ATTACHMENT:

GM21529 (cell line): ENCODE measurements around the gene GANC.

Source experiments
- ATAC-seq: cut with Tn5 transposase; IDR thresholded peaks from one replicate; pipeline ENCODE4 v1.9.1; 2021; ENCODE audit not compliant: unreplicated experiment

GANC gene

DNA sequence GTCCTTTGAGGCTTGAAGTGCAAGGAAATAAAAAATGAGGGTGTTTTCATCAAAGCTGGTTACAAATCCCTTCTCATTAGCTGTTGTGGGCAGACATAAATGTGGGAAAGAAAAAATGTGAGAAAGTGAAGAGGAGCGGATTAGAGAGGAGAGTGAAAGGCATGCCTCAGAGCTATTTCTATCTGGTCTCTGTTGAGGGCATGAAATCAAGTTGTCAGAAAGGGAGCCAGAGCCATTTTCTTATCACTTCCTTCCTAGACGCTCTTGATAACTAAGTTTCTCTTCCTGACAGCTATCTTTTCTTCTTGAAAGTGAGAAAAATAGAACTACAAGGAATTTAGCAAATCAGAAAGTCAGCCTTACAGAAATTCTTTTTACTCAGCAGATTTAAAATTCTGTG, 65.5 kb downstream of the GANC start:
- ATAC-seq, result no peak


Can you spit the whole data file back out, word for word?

GM21529 (cell line): ENCODE measurements around the gene GANC.

Source experiments
- ATAC-seq: cut with Tn5 transposase; IDR thresholded peaks from one replicate; pipeline ENCODE4 v1.9.1; 2021; ENCODE audit not compliant: unreplicated experiment

GANC gene

DNA sequence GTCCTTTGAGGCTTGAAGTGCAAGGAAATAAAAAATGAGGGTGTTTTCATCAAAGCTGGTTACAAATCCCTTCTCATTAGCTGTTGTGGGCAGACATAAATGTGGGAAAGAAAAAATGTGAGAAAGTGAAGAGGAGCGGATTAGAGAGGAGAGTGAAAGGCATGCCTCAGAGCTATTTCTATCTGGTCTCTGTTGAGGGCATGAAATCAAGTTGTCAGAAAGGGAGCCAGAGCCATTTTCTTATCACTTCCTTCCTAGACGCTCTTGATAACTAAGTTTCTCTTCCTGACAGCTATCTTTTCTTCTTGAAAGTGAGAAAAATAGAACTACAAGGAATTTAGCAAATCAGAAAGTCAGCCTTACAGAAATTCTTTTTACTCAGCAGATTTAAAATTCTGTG, 65.5 kb downstream of the GANC start:
- ATAC-seq, result no peak